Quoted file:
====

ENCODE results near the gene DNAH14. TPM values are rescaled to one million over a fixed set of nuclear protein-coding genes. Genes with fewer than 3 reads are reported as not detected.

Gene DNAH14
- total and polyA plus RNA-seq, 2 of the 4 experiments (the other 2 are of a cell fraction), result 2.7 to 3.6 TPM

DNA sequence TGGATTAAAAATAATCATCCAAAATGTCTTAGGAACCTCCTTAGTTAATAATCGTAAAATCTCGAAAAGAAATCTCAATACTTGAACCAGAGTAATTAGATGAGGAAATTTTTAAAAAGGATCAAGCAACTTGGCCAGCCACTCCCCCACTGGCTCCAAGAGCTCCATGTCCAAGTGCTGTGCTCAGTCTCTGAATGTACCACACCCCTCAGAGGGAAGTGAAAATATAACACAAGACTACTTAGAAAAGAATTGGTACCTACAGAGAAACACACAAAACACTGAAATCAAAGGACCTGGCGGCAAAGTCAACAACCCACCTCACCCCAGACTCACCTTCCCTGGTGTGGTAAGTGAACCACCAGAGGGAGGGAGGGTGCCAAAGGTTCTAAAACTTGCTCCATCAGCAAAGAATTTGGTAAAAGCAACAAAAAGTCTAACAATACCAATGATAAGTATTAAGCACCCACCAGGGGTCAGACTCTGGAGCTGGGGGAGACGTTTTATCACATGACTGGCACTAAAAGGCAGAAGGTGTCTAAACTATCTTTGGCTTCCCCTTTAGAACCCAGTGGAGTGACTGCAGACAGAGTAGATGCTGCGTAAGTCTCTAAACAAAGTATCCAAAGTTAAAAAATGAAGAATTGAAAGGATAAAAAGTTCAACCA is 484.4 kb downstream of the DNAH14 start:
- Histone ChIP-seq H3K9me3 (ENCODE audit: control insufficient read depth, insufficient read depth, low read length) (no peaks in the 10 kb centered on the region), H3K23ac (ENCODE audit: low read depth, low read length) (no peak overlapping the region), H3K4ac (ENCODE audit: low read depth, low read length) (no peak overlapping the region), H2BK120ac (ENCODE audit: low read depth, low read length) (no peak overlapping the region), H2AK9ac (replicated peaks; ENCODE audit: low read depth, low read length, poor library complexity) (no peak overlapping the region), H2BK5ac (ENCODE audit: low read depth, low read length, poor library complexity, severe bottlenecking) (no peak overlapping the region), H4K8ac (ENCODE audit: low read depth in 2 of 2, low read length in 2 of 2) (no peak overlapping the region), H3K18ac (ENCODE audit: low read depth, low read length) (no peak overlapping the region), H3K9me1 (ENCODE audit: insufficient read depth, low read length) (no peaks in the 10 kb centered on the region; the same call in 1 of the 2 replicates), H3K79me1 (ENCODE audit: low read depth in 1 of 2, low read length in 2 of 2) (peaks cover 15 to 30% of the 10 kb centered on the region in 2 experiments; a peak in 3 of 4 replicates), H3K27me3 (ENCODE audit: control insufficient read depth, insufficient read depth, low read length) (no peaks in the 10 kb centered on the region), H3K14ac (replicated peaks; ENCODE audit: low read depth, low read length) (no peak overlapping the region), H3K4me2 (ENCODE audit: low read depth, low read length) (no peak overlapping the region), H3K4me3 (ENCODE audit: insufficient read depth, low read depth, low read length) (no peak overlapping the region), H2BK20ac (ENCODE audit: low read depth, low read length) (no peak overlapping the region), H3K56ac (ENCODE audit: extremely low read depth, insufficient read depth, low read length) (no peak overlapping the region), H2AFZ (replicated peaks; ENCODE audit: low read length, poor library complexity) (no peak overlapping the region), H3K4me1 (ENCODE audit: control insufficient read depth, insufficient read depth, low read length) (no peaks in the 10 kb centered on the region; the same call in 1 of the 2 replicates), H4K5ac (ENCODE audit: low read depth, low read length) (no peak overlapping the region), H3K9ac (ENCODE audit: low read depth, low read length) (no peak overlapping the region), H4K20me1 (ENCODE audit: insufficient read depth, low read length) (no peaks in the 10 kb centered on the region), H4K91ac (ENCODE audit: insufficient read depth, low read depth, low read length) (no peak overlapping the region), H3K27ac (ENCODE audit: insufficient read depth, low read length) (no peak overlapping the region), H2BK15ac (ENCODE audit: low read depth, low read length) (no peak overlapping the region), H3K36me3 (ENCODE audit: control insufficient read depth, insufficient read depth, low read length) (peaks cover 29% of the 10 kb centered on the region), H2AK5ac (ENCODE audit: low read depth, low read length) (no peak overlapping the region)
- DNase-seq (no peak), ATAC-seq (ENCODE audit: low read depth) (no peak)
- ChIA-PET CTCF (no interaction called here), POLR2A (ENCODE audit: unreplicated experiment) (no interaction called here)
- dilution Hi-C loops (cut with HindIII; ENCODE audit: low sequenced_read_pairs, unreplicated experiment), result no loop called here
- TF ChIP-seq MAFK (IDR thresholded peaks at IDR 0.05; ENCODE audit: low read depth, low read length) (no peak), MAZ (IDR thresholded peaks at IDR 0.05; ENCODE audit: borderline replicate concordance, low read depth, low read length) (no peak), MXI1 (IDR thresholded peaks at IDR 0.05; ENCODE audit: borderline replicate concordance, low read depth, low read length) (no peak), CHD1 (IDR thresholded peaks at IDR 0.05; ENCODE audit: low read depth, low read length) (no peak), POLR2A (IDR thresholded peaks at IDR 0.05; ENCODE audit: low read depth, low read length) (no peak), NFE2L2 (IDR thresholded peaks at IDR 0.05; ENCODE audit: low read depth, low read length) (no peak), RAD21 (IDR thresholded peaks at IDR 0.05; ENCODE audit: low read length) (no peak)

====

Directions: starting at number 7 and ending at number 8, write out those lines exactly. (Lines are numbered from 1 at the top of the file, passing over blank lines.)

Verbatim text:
- ChIA-PET CTCF (no interaction called here), POLR2A (ENCODE audit: unreplicated experiment) (no interaction called here)
- dilution Hi-C loops (cut with HindIII; ENCODE audit: low sequenced_read_pairs, unreplicated experiment), result no loop called here